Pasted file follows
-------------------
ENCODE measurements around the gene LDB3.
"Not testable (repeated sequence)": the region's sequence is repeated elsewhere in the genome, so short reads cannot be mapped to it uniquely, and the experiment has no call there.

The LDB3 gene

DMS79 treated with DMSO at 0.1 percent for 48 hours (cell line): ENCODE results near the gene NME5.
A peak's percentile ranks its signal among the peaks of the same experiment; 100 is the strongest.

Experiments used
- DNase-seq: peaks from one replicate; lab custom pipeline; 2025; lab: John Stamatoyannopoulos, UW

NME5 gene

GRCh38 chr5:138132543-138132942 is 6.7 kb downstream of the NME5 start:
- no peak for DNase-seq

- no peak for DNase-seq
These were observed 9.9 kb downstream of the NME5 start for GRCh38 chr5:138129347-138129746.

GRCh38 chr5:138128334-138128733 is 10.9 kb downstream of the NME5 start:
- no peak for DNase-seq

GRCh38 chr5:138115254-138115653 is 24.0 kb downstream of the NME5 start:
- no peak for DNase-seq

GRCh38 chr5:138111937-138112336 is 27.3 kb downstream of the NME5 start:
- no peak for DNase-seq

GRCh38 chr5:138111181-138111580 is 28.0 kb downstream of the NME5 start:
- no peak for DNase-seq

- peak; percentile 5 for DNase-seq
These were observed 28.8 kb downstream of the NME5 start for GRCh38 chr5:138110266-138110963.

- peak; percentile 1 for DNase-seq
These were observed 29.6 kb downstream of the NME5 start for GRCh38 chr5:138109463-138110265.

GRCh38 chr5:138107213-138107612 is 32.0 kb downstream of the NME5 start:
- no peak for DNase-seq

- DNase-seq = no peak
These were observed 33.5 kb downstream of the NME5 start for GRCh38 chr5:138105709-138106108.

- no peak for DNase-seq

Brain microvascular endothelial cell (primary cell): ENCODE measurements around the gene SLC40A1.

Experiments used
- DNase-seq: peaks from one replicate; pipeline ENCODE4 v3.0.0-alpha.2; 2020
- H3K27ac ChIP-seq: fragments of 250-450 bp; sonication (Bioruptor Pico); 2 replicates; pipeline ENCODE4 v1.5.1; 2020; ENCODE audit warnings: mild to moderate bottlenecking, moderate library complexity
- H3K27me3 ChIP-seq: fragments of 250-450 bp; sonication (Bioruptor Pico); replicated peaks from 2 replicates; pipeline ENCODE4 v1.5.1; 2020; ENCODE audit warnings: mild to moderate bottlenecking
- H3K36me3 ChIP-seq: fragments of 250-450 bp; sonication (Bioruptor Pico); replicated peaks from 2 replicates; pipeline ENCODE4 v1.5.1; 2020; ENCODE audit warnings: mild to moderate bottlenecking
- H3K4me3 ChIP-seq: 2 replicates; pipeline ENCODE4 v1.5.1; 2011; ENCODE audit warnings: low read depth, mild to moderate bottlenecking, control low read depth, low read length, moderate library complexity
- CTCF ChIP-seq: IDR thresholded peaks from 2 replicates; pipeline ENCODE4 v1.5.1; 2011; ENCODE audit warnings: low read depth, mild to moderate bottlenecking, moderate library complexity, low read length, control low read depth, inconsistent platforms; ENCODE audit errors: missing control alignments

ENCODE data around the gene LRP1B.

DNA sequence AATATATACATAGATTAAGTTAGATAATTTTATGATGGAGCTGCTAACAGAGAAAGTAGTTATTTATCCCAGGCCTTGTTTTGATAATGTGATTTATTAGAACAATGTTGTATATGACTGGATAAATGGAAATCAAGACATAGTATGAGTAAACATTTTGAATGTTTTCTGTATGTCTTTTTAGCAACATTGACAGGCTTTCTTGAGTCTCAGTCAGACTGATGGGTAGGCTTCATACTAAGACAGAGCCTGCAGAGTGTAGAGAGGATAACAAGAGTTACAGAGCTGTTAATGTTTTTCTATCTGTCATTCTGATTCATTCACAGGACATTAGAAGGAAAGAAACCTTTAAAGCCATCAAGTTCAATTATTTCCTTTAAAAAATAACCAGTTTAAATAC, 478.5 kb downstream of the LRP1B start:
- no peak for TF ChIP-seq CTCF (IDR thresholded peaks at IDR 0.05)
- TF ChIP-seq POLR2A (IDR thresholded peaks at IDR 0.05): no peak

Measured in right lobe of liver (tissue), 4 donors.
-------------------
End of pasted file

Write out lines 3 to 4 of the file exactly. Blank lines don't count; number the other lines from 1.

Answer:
The LDB3 gene

DMS79 treated with DMSO at 0.1 percent for 48 hours (cell line): ENCODE results near the gene NME5.